A 3.5-metre Syrian refugee girl in puppet form. An 8,000-kilometre ‘transcontinental odyssey’ from the Syria-Turkey border to Manchester, UK. A unique marriage of public performance art and social justice for the displaced. 

On Tuesday 26th October, Oxford will be the latest stop in the big journey of ‘Little Amal’, the giant puppet nearing the end of her 14-week trek. Little Amal (‘hope’ in Arabic), an unaccompanied 9-year-old refugee in search of her mother, is at the heart of ‘The Walk’, a ‘travelling festival of art and hope in support of refugees’, especially displaced children. 

The Walk is presented by Good Chance Theatre, which builds ‘theatre domes’ for civic and cultural activity in places with high refugee populations. The company is best known for The Jungle, an immersive play (where the character of Amal originated) set in the Calais Jungle refugee and migrant camp, the site of Good Chance’s first dome in 2015. Amal herself was created by the storied South African Handspring Puppet Company, which engineered the puppetry in War Horse at the National Theatre. 

Starting from Gaziantep, a Turkish city near the Syria-Turkey border, Amal has traversed through Greece, Italy, Switzerland, Germany, Belgium and France, arriving on the shores of the UK on 19th October. 

map of Amal’s Walk through Oxford. Credit: The Walk. 

Locally-driven events have sprung up with Amal’s arrival at each stop, and her interactions with local people become part of the performance. She has also generated collaborations among local organisations, with the Story Museum, Lead Producer of her visit to Oxford, working with ‘over 24 creative, cultural, and community partners.’

For Amal’s Oxford visit, Syrian author and illustrator Nadine Kadaan, commissioned by the Story Museum, has imagined a meeting between Amal and Alice from Lewis Carroll’s Alice’s Adventures in Wonderland, developing the story together with a group of local Arab women and children. Alice’s Day is celebrated annually in Oxford, where the classic children’s book originated from Carroll’s 1862 boating trip.

A large puppet of a young girl reaches down to shake the hand of Pope Francis.
Little Amal meets Pope Francis in the Vatican. Credit: The Walk

Amal has been welcomed by refugee children with handmade lanterns in Turkey and met the Pope at the Vatican, ​​but points along her journey have also mirrored the hostility and fear frequently thrust upon refugees. Labelled a ‘Muslim doll from Syria’, she was banned from villages near Orthodox monasteries in Meteora, Greece. Local protesters in Larissa, Greece had shouted and thrown rocks as she passed through.

Amal’s voyage represents the daily ebbs and flows of the life-threatening journeys of millions of forcefully displaced children. At the end of 2020, UNHCR estimated that of the 82.4 million forcibly displaced people worldwide, 42%, or 35 million, were children. The message Amal embodies, ‘Don’t Forget About Us’, is a sobering reminder that forced migration’s impact on children can be neglected or overlooked.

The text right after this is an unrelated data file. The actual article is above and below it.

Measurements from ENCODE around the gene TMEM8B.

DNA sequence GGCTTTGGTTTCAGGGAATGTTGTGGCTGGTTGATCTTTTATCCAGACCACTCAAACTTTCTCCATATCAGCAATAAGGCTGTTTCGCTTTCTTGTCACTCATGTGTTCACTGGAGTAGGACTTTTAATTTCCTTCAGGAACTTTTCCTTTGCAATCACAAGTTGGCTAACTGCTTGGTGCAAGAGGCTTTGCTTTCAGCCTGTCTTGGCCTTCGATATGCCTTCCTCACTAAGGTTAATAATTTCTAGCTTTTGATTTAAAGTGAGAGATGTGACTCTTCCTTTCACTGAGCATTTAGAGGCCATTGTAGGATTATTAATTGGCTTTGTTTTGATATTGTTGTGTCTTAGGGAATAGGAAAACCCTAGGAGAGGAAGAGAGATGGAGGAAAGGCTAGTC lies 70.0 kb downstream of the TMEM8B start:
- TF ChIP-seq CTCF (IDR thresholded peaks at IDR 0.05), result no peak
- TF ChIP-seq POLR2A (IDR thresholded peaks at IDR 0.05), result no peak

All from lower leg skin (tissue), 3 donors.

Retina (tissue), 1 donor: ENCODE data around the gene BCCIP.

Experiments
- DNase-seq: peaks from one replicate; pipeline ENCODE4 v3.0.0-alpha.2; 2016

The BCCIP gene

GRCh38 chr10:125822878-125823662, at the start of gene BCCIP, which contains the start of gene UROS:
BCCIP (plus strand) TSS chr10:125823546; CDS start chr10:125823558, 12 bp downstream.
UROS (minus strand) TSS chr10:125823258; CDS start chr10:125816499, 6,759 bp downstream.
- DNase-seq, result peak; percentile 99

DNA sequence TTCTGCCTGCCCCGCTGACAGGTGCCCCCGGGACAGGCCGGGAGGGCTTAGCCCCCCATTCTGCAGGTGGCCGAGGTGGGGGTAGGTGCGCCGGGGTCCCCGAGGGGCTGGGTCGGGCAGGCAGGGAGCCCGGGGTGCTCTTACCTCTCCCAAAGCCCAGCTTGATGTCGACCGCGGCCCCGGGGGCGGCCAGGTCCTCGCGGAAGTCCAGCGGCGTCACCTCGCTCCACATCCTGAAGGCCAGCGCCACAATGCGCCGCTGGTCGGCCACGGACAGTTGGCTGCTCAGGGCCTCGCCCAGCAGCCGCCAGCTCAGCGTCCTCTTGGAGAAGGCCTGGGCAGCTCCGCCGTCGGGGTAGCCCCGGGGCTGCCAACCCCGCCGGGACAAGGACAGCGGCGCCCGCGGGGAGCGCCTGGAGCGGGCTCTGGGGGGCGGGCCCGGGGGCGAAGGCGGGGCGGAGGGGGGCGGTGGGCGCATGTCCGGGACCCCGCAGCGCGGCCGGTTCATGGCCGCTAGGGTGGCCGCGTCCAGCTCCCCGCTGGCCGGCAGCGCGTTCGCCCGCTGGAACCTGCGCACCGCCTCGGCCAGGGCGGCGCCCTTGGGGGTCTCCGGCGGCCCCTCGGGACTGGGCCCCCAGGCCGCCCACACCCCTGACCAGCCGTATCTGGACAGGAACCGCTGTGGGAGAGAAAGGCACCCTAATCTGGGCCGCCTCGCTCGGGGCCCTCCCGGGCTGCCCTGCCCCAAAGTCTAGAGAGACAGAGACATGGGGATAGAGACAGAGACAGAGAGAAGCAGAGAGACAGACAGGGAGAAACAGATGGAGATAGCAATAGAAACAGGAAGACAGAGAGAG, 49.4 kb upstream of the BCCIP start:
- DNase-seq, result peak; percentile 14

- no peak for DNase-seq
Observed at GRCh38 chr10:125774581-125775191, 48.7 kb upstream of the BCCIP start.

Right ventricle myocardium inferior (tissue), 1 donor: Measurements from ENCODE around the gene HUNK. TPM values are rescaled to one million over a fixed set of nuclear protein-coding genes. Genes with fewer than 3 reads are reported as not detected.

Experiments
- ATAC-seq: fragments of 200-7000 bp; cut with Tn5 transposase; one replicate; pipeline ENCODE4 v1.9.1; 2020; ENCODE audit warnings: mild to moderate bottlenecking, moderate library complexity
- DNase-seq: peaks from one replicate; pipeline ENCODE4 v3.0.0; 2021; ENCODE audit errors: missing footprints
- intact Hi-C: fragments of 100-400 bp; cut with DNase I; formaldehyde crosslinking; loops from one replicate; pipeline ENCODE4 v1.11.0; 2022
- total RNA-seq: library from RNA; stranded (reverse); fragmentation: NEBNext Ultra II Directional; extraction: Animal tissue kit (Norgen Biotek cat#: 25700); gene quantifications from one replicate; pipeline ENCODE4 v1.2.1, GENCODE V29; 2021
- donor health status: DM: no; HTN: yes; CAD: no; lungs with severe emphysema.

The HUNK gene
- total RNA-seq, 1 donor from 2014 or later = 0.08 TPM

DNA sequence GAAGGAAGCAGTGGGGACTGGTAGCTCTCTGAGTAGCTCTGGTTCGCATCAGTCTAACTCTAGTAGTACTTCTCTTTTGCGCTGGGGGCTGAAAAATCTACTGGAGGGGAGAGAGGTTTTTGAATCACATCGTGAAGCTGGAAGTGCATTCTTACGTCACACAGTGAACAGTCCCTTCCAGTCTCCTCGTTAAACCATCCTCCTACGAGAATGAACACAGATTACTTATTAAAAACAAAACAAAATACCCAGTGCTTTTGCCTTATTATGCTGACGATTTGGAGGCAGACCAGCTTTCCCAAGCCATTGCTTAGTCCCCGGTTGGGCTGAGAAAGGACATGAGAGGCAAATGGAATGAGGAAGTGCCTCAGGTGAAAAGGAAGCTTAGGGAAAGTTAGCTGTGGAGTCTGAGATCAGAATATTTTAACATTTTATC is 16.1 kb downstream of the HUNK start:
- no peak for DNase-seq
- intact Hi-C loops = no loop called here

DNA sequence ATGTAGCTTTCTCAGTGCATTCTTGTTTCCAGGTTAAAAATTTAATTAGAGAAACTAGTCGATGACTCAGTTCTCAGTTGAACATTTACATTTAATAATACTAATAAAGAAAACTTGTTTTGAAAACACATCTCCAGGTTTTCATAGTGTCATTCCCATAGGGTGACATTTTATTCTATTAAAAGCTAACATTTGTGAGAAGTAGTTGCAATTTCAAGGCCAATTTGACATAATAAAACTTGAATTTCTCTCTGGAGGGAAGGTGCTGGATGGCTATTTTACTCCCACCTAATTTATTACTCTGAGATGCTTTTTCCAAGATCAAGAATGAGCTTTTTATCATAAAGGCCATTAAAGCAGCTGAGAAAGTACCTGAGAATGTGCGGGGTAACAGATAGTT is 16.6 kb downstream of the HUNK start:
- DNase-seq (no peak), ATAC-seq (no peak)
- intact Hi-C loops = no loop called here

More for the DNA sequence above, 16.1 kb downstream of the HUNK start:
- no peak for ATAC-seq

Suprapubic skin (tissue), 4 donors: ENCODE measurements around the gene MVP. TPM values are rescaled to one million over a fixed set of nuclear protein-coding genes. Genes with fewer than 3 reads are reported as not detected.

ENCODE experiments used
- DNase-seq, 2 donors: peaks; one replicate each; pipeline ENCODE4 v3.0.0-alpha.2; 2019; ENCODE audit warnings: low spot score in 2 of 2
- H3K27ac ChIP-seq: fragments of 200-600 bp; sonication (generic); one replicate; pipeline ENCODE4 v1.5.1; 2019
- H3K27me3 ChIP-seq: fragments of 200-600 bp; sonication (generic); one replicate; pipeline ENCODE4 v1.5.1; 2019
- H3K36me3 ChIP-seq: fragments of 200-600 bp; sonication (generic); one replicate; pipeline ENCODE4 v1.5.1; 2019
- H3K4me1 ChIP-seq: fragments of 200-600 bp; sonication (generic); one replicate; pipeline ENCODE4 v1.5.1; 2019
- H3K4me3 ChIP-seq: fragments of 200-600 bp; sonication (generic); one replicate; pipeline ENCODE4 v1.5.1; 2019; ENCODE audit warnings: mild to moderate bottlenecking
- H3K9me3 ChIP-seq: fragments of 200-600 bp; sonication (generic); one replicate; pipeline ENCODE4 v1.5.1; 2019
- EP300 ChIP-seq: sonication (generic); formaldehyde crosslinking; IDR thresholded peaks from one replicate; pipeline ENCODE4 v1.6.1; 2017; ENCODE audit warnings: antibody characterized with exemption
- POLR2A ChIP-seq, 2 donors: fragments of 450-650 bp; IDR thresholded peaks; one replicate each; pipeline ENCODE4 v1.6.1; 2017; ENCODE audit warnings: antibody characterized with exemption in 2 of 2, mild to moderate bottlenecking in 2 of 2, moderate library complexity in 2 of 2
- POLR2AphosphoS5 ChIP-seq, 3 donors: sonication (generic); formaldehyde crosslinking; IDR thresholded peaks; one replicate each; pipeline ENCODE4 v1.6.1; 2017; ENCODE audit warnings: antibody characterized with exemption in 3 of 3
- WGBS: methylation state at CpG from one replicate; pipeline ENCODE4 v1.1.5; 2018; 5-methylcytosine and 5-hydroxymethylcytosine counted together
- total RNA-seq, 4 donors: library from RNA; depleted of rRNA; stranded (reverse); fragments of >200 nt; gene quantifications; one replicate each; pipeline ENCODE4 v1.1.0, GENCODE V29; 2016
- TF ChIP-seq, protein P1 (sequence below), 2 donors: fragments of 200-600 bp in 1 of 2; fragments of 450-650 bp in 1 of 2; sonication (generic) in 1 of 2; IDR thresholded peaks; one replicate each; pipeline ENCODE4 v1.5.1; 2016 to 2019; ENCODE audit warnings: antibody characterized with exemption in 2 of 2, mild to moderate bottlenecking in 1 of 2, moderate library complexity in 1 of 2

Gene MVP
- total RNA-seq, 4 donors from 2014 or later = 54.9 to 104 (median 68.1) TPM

Amal arrives in the UK as the Government is trying to pass the Nationality and Borders Bill, a controversial legislation that aims to deter ‘illegal entry’ to the UK and purportedly deter smuggling networks. Asylum and children rights charities have however argued that the Bill exposes unaccompanied asylum-seeking children (UASC) to exploitation and harm.

Under the new Bill, only asylum-seekers who arrive in the UK through ‘safe and legal’ routes are eligible for asylum. These restrictions could withhold necessary asylum protection from a large majority of asylum-seeking children who, according to national charity Refugee Education UK (REUK), are often forced to travel via dangerous or unpermitted routes through the sea or through a third country. 

REUK’s report says that the bill falsely assumes that people escaping persecution can choose where and how to flee. It also overlooks how asylum-seeking children often lack the ability, knowledge, and resources to access formal routes to resettlement. Under the prospective route-based rather than need-based Bill, Little Amal’s asylum route would exclude her from asylum protection.

On 26th October, Little Amal and Alice will meet at Oxford Botanic Garden at 1pm, before journeying through High Street, Weston Library, Broad Street, Cornmarket Street and ending at Merton Fields in Christ Church Meadow at 2:30pm. Anyone is welcome to join the walk along the way. 

The Story Museum told Cherwell: “The Story Museum is delighted to be working with over 24 partners across the city to welcome Little Amal and The Walk to Oxford on Tuesday 26 October. We’re inviting communities from all over city to help us create a memorable and special event for Amal with storytelling, dance, music and a procession. If you’d like to take part in the event there’s still to time to learn the Song of Welcome for Amal or you can also create a special Damascus Rose flower crown or badge from home  to bring to the event.”

Organisers of The Walk encourage donations to The Amal Fund, administered by international refugee charity Choose Love, which helps young, displaced children access education opportunities, via the Walk with Amal website. 


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